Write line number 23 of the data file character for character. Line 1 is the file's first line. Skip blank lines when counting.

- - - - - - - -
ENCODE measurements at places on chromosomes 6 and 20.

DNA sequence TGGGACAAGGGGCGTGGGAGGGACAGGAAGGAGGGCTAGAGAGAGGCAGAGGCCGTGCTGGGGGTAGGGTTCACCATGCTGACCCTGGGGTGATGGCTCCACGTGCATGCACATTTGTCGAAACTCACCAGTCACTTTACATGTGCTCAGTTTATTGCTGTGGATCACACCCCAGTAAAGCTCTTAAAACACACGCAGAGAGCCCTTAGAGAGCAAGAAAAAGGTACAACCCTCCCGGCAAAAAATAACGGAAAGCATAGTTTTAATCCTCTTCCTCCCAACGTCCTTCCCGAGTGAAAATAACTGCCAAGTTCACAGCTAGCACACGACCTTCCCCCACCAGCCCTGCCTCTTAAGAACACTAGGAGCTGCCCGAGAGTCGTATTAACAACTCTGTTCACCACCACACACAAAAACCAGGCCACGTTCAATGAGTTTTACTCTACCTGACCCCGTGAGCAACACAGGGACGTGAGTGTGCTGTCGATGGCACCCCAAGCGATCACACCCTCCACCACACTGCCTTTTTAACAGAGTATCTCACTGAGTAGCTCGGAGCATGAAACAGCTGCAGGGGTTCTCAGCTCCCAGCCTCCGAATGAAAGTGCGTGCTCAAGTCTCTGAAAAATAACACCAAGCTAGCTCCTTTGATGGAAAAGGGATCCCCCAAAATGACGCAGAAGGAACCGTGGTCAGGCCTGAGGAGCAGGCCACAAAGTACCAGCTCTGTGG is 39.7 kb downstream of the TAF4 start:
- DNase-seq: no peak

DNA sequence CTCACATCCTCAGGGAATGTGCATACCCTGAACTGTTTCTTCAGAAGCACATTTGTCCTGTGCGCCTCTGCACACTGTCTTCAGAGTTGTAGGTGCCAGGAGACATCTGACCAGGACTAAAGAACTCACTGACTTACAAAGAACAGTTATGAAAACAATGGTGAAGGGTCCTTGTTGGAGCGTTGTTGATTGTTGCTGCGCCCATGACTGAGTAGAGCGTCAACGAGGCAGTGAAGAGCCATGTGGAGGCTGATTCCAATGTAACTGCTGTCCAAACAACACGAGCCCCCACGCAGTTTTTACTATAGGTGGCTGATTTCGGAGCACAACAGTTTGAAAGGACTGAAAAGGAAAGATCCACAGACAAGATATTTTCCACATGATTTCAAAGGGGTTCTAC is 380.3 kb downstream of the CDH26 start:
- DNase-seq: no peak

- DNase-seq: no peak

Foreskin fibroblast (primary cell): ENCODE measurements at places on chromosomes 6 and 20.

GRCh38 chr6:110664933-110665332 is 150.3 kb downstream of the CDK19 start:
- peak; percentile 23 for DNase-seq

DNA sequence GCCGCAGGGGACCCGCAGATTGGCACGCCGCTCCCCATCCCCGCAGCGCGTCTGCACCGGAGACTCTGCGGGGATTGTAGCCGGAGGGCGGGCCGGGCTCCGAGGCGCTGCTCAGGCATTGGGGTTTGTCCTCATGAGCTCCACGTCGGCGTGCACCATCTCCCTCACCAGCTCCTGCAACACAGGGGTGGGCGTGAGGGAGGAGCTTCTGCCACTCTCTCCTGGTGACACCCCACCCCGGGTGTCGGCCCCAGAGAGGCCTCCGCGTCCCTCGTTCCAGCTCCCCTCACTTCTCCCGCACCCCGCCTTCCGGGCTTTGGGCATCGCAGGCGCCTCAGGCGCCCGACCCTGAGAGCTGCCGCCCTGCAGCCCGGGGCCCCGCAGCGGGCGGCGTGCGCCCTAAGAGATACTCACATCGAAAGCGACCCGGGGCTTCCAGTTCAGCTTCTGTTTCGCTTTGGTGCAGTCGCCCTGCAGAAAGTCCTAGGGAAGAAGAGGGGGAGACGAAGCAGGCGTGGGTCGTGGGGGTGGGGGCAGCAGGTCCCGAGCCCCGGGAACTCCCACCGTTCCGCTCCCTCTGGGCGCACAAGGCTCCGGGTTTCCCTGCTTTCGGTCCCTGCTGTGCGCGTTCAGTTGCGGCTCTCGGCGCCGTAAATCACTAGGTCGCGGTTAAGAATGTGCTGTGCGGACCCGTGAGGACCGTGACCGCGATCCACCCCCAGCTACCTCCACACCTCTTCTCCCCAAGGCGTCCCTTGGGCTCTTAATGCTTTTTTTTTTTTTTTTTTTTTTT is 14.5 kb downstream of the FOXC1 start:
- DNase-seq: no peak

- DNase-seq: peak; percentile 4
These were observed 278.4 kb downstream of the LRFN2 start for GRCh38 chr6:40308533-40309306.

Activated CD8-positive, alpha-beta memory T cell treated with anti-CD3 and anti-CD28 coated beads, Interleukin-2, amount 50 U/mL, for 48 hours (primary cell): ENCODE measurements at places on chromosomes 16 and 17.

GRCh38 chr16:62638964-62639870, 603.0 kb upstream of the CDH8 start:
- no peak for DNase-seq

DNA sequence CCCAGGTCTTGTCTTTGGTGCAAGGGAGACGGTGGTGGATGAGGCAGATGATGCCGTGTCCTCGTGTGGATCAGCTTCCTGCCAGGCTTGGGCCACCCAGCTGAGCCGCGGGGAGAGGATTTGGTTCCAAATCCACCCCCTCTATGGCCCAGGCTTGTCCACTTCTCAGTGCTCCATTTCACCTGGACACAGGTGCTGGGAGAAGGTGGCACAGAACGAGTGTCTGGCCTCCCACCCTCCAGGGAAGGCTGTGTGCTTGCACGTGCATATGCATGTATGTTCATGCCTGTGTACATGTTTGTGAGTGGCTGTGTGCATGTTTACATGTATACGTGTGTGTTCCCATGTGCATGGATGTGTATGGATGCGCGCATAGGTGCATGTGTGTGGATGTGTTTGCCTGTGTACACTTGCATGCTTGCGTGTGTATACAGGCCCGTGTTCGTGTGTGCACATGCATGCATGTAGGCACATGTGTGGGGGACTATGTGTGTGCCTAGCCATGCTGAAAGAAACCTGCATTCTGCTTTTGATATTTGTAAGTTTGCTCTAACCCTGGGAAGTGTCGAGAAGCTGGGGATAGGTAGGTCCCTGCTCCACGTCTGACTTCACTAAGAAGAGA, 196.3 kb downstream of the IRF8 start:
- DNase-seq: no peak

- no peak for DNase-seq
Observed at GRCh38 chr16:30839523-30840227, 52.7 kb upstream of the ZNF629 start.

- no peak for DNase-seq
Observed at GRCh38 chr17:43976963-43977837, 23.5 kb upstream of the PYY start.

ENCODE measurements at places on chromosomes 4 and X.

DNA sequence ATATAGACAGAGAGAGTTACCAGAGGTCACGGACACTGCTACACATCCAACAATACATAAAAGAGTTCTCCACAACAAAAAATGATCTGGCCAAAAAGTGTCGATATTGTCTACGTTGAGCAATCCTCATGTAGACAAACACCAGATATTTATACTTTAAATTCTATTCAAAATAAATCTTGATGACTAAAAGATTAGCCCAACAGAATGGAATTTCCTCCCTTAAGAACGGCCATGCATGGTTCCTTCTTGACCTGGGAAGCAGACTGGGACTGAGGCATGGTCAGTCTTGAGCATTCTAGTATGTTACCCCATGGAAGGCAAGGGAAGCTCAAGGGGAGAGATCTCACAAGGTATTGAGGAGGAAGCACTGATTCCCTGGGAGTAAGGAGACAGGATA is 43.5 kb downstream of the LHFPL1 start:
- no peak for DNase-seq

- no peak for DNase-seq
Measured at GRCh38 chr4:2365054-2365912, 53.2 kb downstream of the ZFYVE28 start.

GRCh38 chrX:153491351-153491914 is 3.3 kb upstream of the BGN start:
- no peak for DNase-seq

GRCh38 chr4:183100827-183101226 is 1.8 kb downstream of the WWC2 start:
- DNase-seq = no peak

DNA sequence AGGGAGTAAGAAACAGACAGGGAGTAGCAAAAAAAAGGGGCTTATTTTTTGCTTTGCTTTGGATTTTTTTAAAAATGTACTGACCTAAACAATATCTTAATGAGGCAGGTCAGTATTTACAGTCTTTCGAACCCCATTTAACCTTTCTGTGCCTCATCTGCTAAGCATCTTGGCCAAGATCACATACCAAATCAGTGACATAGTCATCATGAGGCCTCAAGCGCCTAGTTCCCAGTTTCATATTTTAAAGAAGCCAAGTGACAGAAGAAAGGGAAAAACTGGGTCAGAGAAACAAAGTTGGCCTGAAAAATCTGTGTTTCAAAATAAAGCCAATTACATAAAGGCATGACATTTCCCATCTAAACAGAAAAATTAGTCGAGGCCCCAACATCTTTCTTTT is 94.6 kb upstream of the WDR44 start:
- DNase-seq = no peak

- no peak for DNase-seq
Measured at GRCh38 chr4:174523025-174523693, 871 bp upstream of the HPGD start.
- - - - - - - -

ENCODE measurements at places on chromosomes 4 and X.